As the European Godwriting™ workshops are coming up, personal spiritual journeys are in the air. Heaven Admin and I send out the thoughtful questions to all who sign up for a workshop, and I find my attention on my spiritual journey, and just now, I remembered something I've forgotten about for a long long time.
I don't know if I included this in the story of Heavenletters that appears on the web site. It's possible I did, but I sure haven't thought of this for a long time. It seems like forever. [Note, by the way, that, if you want the whole story of Heavenletters, you have to read all the versions that appear on the website, for each version comes from its own angle.]
The something else that I remembered is in response to the first question: What in your childhood might have led to your great spiritual adventure now?
Just now I was reviewing a Heavenletter that will go out in about two weeks. It is named Love When the Great Ones Roamed the Earth. There was one line in the Heavenletter that reminded me of this particular time in my life when I was a senior in high school.
I was literary editor of the yearbook. There was always a theme for the yearbook. I don't remember the name of the yearbook, but I remember the quotation I chose for the theme. I don't remember a single other thing I did as literary editor. Maybe nothing, for all I know.
If it had not been for the Bible's being read for five minutes in the morning before school every day, I would never have heard this quotation, and, certainly, couldn't have suggested it as the theme of the yearbook. This was so long ago that I will mention as an aside, that, back then, using the shortened word quote was frowned on, and, so, as I write this and remember, I find myself having to say that the quotation, not quote, was: "Let your light so shine before men."
And isn't God in Heavenletters™ saying this a thousand times in a thousand different ways?
Somehow those words from the Bible had stuck with me, or, perhaps, my homeroom teacher had read them out loud that very morning. I have no idea.
And it wasn't until my age was more than doubled that it began to dawn on me that I was a spiritual being. Maybe I never even knew the word spiritual. Maybe it was never used then. Maybe the relevant words used then were religious or unbelieving, neither of which applied to me.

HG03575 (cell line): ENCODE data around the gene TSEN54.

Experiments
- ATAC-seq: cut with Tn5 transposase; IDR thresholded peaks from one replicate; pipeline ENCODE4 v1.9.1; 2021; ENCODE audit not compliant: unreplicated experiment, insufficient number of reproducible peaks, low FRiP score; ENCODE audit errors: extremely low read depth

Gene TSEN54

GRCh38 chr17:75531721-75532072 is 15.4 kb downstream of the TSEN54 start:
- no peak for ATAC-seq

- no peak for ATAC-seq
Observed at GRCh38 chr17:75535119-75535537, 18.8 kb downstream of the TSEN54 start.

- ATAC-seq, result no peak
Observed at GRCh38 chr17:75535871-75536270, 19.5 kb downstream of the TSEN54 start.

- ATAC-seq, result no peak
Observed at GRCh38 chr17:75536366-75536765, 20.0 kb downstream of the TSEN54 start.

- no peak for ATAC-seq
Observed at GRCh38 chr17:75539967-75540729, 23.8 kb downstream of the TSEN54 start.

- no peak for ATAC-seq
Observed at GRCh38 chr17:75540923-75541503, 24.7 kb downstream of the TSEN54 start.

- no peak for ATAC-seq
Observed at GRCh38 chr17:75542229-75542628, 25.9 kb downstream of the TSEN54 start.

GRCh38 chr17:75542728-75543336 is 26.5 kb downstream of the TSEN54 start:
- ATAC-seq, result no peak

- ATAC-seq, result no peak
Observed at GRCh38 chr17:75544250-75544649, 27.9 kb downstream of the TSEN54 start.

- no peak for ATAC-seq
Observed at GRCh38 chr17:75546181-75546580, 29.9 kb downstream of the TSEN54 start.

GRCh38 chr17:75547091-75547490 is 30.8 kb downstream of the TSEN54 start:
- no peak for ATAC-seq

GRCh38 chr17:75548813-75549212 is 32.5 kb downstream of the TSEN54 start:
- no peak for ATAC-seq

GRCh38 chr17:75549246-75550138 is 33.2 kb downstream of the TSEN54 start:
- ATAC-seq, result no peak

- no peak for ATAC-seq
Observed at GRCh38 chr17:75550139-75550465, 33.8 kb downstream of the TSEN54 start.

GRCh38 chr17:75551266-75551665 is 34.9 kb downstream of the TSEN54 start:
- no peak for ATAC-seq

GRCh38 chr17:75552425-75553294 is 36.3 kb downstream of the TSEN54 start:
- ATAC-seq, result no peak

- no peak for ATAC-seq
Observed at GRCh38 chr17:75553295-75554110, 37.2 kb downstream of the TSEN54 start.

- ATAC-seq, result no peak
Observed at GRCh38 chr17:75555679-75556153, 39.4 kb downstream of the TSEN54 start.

At the time of that long-forgotten afternoon, I just somehow remembered that quotation, and I liked it very much.
I can't help wondering now why no one at the time ever pointed out to me that I was a spiritual being. Not one teacher. Not one friend. Not my mother or father or anyone in my family. No one.
You might wonder why my parents hadn't said something. Maybe they didn't know the word spiritual either. But, also, they probably never knew that I had anything to do with the yearbook, they never saw the quotation, they never knew their daughter had chosen one.
That's just how it was back then in my house. School was left to me. It was the world I lived in, and the Rose Market was the world my parents lived in. It is likely that in general, parents back then didn't oversee their children's school work, at least to the degree that parents seem to do today and are encouraged to do. But that is another story.
In any case, it was a good thing that I was on my own in those days. I would have found it intolerable to be told to do my homework and such. As it was, no one had to tell me.
There is one more thing I will tell you about concerning the importance of quotations to me. I'll do it tomorrow.